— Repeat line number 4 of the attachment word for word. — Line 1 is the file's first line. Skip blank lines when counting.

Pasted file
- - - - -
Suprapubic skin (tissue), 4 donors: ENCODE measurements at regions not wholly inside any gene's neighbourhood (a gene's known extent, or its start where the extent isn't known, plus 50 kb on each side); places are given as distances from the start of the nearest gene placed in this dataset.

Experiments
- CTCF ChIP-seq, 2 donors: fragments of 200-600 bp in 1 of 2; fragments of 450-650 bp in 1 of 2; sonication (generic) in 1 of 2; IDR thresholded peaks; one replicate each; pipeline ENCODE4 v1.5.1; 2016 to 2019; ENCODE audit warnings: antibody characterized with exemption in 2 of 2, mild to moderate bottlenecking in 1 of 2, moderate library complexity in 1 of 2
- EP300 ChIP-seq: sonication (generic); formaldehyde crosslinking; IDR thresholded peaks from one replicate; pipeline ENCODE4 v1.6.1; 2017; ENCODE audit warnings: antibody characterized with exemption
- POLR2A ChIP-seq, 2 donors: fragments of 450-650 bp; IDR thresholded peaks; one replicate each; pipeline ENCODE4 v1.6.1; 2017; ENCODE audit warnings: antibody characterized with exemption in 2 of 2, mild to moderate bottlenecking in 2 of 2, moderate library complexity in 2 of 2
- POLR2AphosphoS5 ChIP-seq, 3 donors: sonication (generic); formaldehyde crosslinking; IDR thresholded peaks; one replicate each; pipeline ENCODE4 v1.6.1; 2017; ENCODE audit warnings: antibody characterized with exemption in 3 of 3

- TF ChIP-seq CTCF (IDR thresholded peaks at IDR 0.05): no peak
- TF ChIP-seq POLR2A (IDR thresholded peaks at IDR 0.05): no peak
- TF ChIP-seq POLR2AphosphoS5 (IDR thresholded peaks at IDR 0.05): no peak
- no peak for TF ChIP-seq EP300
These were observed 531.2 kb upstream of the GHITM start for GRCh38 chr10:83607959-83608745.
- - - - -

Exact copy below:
- EP300 ChIP-seq: sonication (generic); formaldehyde crosslinking; IDR thresholded peaks from one replicate; pipeline ENCODE4 v1.6.1; 2017; ENCODE audit warnings: antibody characterized with exemption